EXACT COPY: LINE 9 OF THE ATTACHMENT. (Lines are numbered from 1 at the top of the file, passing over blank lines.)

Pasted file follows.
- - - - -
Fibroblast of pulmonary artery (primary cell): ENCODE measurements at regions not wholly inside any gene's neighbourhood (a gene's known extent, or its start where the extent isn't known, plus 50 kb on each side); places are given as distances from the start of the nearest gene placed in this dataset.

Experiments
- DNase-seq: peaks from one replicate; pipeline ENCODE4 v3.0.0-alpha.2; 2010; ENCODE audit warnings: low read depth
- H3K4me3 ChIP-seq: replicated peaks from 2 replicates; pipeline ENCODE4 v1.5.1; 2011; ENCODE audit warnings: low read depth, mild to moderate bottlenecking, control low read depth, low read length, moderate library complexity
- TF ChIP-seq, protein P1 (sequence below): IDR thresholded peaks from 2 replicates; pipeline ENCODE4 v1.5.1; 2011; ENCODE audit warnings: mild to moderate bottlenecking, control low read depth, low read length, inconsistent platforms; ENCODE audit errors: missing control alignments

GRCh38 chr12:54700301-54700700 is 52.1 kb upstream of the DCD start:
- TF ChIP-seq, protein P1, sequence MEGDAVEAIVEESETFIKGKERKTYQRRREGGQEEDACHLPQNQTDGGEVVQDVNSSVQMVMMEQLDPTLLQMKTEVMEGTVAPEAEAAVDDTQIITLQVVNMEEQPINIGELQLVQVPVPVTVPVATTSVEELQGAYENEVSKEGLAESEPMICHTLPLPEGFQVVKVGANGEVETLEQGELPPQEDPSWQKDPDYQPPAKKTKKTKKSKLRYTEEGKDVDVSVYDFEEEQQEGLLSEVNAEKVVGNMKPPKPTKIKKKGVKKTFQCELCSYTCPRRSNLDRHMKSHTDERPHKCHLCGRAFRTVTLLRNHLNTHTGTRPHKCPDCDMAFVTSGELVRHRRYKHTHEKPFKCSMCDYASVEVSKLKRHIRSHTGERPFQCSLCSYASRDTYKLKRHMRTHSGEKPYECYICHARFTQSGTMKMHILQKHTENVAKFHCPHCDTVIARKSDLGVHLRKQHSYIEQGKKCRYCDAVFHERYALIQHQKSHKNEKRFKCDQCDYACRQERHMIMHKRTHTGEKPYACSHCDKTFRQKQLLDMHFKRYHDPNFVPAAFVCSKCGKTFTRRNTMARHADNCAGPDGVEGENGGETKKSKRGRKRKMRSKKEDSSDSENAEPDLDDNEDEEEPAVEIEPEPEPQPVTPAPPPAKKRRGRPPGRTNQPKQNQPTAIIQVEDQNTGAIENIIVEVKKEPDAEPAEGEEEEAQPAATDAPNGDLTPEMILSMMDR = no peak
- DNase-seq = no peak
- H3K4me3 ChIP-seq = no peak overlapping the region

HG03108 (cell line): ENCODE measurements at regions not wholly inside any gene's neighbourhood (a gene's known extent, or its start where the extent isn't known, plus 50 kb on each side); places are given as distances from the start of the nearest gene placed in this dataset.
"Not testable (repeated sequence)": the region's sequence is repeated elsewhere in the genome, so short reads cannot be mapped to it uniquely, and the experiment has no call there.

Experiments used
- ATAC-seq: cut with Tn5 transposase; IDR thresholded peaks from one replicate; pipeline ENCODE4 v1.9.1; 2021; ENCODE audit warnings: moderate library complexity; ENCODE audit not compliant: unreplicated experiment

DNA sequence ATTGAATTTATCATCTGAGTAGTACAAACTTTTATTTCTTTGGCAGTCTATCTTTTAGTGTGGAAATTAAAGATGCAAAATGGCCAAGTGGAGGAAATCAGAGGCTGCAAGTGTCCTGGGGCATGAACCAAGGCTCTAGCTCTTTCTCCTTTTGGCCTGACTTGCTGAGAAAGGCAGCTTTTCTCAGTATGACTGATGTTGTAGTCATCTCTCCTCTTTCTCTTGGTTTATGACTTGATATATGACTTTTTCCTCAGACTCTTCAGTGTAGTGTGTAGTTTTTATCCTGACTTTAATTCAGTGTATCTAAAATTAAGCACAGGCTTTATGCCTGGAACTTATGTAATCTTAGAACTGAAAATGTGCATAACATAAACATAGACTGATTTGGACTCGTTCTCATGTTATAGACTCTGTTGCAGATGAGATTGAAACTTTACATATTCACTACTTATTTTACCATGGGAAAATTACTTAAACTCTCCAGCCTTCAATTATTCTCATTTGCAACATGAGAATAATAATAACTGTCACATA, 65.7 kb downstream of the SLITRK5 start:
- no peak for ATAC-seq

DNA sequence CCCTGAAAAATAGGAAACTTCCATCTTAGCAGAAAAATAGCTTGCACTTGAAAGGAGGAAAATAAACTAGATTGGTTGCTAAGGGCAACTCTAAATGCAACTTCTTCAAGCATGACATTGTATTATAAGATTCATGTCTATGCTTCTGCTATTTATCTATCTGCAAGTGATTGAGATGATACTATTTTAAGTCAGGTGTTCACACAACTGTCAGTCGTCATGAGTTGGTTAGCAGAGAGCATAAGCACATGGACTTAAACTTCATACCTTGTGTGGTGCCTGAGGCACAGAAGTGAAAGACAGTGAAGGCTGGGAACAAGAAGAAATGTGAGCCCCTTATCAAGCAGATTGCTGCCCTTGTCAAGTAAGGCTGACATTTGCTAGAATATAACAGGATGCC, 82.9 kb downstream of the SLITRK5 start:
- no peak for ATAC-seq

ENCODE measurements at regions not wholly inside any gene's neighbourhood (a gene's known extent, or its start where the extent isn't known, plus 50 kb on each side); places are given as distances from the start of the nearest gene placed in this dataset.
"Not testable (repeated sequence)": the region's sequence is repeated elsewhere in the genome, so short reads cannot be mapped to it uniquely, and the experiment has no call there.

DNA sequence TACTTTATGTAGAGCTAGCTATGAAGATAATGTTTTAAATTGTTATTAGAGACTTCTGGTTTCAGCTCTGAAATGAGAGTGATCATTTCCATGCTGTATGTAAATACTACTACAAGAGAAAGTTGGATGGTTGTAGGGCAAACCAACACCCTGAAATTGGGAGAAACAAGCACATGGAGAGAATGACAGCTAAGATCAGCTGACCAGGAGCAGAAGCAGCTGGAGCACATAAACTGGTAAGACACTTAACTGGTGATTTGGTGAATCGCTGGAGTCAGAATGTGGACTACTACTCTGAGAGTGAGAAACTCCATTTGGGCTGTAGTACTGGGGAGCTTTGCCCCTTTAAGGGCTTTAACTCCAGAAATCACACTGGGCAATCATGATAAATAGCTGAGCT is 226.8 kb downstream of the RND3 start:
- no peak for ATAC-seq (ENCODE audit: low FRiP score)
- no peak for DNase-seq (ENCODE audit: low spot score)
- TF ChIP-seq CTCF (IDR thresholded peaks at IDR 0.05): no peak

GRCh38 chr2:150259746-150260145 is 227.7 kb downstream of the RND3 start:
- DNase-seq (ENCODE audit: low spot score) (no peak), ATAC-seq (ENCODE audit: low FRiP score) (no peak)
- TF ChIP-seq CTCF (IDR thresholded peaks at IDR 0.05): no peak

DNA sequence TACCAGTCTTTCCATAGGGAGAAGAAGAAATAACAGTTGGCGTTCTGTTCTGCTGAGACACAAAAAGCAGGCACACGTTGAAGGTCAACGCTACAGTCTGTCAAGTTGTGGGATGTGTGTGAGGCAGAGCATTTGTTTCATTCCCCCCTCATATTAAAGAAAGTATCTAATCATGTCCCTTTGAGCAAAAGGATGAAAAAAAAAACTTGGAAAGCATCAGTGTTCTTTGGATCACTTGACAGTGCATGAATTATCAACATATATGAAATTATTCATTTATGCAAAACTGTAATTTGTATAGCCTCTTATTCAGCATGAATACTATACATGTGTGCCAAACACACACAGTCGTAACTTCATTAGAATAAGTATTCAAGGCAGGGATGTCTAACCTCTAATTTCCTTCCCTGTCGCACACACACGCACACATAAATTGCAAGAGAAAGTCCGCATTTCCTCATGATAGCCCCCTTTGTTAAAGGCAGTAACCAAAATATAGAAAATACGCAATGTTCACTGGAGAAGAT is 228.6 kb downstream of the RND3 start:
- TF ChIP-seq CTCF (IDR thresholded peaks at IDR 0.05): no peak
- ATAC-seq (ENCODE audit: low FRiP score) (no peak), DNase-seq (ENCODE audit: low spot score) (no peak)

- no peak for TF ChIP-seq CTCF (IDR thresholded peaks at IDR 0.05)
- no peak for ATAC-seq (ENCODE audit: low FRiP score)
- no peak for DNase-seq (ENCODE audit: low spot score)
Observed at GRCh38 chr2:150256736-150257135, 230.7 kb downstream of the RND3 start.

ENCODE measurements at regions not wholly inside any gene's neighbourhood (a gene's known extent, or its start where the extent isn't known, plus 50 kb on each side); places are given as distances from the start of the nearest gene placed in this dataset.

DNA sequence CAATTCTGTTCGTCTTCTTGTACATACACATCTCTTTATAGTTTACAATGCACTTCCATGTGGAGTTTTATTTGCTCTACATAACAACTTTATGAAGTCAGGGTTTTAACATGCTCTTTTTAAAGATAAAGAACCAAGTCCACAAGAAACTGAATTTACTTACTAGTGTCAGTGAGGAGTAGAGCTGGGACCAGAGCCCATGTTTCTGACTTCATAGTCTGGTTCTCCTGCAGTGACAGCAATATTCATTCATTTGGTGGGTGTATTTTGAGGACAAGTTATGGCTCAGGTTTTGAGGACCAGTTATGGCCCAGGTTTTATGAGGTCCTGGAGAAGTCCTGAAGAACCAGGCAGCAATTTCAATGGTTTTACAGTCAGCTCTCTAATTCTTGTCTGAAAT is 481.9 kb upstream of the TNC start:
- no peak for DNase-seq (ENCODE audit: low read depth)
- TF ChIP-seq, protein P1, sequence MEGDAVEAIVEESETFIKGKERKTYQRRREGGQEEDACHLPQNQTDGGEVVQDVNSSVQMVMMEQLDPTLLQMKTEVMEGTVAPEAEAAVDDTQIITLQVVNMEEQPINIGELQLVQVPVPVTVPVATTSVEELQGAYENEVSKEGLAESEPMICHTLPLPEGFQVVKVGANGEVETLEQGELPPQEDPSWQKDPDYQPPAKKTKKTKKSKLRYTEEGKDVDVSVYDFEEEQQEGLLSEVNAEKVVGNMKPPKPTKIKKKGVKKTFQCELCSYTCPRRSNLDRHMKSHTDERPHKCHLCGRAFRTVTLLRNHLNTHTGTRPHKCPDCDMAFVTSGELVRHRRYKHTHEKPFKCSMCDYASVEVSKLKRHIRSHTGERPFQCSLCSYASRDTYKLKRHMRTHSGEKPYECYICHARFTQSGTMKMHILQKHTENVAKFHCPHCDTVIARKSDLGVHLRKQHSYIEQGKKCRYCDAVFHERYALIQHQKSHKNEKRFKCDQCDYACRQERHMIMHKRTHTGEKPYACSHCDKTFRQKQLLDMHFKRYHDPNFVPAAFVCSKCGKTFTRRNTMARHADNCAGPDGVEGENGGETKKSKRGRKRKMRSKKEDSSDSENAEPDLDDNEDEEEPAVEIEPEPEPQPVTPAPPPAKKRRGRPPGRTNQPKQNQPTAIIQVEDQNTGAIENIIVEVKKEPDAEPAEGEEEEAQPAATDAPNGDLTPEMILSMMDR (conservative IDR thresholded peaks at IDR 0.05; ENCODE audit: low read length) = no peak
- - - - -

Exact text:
- H3K4me3 ChIP-seq = no peak overlapping the region